Prime Minister Shinzo Abe has reiterated his government’s plan to hike the consumption tax to 10 percent from the current 8 percent in October 2019 unless a setback such as a major financial crisis or massive earthquake occurs.
“Our basic policy is to increase the tax unless something happens on the scale of the Lehman shock,” he said Tuesday on a TV program, referring to the financial crisis triggered by the collapse of U.S. investment bank Lehman Brothers Inc. in 2008.
Although the tax was originally set to be raised to 10 percent in October 2015, Abe has twice postponed the plan to try to ensure a solid economic recovery.
The nation’s economy is on a moderate recovery path at present, expanding for a sixth consecutive quarter in the second quarter of 2017, the longest stretch since the period between January 2005 and June 2006.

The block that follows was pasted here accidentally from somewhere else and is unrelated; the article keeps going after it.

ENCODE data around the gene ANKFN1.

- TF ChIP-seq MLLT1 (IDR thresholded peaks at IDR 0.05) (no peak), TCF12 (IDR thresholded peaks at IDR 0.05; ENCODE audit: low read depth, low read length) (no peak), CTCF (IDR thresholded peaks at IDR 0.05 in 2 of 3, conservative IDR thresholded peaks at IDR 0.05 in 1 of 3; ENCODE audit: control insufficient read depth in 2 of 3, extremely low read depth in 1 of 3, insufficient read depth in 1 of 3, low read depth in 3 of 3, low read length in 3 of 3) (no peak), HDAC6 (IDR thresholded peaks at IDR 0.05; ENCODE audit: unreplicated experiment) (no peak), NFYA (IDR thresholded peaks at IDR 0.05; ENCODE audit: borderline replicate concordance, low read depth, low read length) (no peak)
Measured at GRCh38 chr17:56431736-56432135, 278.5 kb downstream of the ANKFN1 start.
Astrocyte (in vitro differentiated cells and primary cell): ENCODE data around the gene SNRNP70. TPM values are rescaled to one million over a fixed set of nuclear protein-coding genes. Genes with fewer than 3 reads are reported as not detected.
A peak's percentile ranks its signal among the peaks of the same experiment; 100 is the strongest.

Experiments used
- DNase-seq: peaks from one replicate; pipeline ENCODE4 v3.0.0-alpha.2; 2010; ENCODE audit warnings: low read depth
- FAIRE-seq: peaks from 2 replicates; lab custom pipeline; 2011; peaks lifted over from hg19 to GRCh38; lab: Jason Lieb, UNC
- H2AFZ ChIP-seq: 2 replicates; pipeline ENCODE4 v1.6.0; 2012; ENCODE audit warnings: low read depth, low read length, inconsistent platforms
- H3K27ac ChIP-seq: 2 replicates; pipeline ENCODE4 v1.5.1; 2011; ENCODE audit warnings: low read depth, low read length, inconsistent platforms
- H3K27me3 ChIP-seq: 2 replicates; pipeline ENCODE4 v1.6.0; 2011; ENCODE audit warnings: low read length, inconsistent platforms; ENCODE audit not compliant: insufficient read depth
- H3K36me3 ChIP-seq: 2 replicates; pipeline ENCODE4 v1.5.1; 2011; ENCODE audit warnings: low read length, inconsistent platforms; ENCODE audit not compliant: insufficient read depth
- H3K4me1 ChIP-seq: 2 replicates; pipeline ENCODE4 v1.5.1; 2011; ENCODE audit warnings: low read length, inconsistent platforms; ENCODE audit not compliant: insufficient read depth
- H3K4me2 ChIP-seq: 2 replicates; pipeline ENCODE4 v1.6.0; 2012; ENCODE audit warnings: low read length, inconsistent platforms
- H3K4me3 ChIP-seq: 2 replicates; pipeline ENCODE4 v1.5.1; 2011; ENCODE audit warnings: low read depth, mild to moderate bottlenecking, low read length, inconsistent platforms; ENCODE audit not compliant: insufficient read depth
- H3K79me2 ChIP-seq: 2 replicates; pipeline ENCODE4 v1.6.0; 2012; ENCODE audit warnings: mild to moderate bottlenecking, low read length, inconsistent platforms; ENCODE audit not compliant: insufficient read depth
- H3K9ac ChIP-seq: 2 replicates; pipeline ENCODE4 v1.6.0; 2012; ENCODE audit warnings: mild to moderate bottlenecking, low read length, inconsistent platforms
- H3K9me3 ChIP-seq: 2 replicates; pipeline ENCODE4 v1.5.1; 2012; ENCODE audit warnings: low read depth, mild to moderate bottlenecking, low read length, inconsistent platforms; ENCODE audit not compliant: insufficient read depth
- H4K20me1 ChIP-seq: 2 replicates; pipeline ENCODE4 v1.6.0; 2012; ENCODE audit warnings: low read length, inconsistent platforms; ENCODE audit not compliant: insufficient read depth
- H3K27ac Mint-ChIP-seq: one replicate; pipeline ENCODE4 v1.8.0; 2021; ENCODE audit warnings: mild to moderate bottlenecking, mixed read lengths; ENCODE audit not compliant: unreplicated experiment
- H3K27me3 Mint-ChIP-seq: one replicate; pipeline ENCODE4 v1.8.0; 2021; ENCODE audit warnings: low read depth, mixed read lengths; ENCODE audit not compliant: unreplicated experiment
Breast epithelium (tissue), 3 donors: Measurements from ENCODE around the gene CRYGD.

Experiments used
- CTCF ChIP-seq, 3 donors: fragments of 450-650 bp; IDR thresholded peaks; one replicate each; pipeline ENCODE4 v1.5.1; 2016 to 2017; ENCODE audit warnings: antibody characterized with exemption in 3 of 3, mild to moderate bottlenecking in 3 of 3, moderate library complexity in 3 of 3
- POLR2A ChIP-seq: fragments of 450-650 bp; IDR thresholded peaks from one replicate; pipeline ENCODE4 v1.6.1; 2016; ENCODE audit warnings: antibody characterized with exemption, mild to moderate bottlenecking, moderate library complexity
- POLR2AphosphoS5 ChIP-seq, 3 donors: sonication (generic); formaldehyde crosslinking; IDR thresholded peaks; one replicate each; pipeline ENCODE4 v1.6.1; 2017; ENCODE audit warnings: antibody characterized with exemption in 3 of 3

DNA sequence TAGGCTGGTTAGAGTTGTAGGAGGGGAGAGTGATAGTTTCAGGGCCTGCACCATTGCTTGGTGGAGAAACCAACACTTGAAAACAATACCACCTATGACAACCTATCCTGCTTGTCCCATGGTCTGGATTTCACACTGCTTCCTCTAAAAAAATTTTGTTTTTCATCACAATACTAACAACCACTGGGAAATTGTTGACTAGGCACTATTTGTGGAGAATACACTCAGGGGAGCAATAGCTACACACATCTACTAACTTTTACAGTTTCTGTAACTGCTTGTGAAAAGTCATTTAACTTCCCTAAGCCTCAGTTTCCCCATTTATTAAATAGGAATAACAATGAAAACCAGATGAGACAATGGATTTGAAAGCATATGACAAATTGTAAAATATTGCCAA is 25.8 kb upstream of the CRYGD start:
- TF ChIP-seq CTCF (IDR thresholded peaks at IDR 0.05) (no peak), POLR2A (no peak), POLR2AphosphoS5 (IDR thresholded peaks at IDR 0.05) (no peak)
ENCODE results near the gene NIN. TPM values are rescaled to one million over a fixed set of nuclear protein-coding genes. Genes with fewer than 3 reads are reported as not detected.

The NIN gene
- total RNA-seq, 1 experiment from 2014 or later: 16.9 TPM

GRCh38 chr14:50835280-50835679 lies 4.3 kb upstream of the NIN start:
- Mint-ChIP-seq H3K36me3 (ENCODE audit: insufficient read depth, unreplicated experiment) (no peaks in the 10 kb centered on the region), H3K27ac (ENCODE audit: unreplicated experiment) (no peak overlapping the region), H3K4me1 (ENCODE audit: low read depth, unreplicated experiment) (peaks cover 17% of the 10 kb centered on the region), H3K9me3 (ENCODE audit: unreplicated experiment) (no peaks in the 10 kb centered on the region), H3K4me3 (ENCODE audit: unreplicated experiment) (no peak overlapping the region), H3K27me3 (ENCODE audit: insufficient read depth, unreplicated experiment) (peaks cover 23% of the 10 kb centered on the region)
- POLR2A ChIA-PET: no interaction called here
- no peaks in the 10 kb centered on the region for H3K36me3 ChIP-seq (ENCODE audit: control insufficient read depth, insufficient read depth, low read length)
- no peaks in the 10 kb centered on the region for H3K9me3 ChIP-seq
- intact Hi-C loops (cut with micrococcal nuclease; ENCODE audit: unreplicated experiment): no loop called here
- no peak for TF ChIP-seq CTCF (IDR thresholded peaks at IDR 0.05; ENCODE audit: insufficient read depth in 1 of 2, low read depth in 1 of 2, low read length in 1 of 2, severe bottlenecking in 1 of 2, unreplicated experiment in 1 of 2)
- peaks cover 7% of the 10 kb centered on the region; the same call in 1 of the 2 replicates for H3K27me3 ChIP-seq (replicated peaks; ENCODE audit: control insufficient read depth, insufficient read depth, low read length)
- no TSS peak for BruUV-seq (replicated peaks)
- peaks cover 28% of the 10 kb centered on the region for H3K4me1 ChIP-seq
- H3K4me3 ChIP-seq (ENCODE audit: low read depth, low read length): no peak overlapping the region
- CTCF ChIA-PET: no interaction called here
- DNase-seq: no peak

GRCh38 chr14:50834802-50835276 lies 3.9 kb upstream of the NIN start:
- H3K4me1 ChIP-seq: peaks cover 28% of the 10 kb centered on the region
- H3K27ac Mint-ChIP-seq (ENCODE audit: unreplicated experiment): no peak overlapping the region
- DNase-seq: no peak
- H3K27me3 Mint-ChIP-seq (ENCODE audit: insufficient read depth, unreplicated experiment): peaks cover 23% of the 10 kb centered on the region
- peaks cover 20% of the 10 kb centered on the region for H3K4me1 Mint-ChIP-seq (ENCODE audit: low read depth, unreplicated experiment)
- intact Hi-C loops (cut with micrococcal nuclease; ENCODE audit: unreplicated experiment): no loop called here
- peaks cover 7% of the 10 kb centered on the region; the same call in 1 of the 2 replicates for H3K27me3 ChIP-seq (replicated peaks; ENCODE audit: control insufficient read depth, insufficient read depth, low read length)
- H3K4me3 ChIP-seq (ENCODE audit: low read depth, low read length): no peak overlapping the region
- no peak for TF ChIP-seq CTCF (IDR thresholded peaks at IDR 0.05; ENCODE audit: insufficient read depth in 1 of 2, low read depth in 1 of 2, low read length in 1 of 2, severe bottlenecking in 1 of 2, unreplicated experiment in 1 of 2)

Abe said Monday his government will spend ¥2 trillion ($18 billion) on a policy package focused on boosting support for child care and higher education on the premise that the sales tax will be raised.
He said at the time that to secure funding for his drive to foster human resources, he intends to change how revenue from the consumption tax hike will be used.
Under the previous plan, the government was to use a large portion of the nearly ¥5 trillion in increased revenue from the tax hike to repay debt and the remainder to improve the country’s welfare system.
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